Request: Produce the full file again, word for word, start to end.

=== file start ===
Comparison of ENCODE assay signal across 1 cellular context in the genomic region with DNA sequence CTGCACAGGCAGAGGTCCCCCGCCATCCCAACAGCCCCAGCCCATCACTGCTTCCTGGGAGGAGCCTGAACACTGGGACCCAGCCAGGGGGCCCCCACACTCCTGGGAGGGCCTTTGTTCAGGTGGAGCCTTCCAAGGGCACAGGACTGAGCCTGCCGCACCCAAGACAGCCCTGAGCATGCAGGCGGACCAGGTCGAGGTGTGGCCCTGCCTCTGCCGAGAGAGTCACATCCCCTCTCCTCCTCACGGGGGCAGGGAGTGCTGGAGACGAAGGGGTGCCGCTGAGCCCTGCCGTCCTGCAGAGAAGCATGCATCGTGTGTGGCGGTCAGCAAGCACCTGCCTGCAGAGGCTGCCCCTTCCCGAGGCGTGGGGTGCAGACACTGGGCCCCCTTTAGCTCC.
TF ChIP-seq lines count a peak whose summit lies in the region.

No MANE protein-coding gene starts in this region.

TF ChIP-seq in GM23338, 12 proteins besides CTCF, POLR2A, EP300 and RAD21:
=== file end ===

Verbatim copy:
Comparison of ENCODE assay signal across 1 cellular context in the genomic region with DNA sequence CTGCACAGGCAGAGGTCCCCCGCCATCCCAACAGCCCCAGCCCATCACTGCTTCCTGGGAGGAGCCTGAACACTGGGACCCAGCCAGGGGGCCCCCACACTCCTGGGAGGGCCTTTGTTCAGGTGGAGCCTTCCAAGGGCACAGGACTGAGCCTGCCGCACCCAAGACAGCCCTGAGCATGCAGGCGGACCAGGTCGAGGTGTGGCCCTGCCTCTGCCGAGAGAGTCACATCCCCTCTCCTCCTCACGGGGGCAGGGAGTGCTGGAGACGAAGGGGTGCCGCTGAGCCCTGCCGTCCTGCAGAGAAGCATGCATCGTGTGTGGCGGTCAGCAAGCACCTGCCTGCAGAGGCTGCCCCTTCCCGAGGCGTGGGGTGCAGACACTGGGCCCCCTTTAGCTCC.
TF ChIP-seq lines count a peak whose summit lies in the region.

No MANE protein-coding gene starts in this region.

TF ChIP-seq in GM23338, 12 proteins besides CTCF, POLR2A, EP300 and RAD21: